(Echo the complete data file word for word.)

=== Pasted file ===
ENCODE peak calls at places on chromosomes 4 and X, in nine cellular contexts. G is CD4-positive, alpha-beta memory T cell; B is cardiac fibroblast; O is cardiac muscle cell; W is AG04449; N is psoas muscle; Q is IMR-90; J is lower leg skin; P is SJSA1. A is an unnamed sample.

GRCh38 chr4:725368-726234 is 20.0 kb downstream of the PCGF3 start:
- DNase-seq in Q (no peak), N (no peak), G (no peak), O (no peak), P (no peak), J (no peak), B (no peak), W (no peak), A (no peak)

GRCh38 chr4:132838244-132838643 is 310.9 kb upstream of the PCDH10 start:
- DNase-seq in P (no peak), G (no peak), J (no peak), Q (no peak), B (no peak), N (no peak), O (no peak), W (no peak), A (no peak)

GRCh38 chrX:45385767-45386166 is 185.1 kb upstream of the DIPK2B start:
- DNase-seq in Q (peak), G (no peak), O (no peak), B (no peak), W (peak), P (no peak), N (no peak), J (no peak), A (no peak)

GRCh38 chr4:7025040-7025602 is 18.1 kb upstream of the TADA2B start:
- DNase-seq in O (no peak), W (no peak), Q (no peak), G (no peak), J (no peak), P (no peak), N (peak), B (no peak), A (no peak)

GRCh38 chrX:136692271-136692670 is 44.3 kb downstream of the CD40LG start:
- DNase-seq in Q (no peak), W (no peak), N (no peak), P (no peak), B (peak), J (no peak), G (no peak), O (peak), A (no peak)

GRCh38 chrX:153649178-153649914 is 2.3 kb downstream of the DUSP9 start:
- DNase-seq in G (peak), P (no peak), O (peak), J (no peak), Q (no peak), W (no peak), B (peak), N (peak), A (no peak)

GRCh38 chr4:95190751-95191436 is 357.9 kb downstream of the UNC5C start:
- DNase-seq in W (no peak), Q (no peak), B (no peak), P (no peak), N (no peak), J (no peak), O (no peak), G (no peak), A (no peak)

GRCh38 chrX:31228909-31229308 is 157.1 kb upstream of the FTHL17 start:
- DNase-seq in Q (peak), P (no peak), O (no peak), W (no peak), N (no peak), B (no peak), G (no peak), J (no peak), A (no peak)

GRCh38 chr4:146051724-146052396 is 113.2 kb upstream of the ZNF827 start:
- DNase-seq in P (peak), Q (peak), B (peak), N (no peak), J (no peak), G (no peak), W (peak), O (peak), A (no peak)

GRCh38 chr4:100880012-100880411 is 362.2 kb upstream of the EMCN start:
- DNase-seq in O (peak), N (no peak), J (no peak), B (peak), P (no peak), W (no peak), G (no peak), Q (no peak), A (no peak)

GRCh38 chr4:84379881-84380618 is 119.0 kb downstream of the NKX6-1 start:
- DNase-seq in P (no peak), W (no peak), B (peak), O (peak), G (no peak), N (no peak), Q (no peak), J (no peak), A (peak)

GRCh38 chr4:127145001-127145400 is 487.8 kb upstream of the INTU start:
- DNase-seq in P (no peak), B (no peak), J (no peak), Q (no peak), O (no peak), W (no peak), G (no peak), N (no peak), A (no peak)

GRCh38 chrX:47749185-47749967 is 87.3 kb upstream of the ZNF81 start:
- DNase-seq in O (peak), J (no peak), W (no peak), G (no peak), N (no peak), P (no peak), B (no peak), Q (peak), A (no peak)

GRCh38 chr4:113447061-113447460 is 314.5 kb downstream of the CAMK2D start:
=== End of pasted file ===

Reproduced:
ENCODE peak calls at places on chromosomes 4 and X, in nine cellular contexts. G is CD4-positive, alpha-beta memory T cell; B is cardiac fibroblast; O is cardiac muscle cell; W is AG04449; N is psoas muscle; Q is IMR-90; J is lower leg skin; P is SJSA1. A is an unnamed sample.

GRCh38 chr4:725368-726234 is 20.0 kb downstream of the PCGF3 start:
- DNase-seq in Q (no peak), N (no peak), G (no peak), O (no peak), P (no peak), J (no peak), B (no peak), W (no peak), A (no peak)

GRCh38 chr4:132838244-132838643 is 310.9 kb upstream of the PCDH10 start:
- DNase-seq in P (no peak), G (no peak), J (no peak), Q (no peak), B (no peak), N (no peak), O (no peak), W (no peak), A (no peak)

GRCh38 chrX:45385767-45386166 is 185.1 kb upstream of the DIPK2B start:
- DNase-seq in Q (peak), G (no peak), O (no peak), B (no peak), W (peak), P (no peak), N (no peak), J (no peak), A (no peak)

GRCh38 chr4:7025040-7025602 is 18.1 kb upstream of the TADA2B start:
- DNase-seq in O (no peak), W (no peak), Q (no peak), G (no peak), J (no peak), P (no peak), N (peak), B (no peak), A (no peak)

GRCh38 chrX:136692271-136692670 is 44.3 kb downstream of the CD40LG start:
- DNase-seq in Q (no peak), W (no peak), N (no peak), P (no peak), B (peak), J (no peak), G (no peak), O (peak), A (no peak)

GRCh38 chrX:153649178-153649914 is 2.3 kb downstream of the DUSP9 start:
- DNase-seq in G (peak), P (no peak), O (peak), J (no peak), Q (no peak), W (no peak), B (peak), N (peak), A (no peak)

GRCh38 chr4:95190751-95191436 is 357.9 kb downstream of the UNC5C start:
- DNase-seq in W (no peak), Q (no peak), B (no peak), P (no peak), N (no peak), J (no peak), O (no peak), G (no peak), A (no peak)

GRCh38 chrX:31228909-31229308 is 157.1 kb upstream of the FTHL17 start:
- DNase-seq in Q (peak), P (no peak), O (no peak), W (no peak), N (no peak), B (no peak), G (no peak), J (no peak), A (no peak)

GRCh38 chr4:146051724-146052396 is 113.2 kb upstream of the ZNF827 start:
- DNase-seq in P (peak), Q (peak), B (peak), N (no peak), J (no peak), G (no peak), W (peak), O (peak), A (no peak)

GRCh38 chr4:100880012-100880411 is 362.2 kb upstream of the EMCN start:
- DNase-seq in O (peak), N (no peak), J (no peak), B (peak), P (no peak), W (no peak), G (no peak), Q (no peak), A (no peak)

GRCh38 chr4:84379881-84380618 is 119.0 kb downstream of the NKX6-1 start:
- DNase-seq in P (no peak), W (no peak), B (peak), O (peak), G (no peak), N (no peak), Q (no peak), J (no peak), A (peak)

GRCh38 chr4:127145001-127145400 is 487.8 kb upstream of the INTU start:
- DNase-seq in P (no peak), B (no peak), J (no peak), Q (no peak), O (no peak), W (no peak), G (no peak), N (no peak), A (no peak)

GRCh38 chrX:47749185-47749967 is 87.3 kb upstream of the ZNF81 start:
- DNase-seq in O (peak), J (no peak), W (no peak), G (no peak), N (no peak), P (no peak), B (no peak), Q (peak), A (no peak)

GRCh38 chr4:113447061-113447460 is 314.5 kb downstream of the CAMK2D start: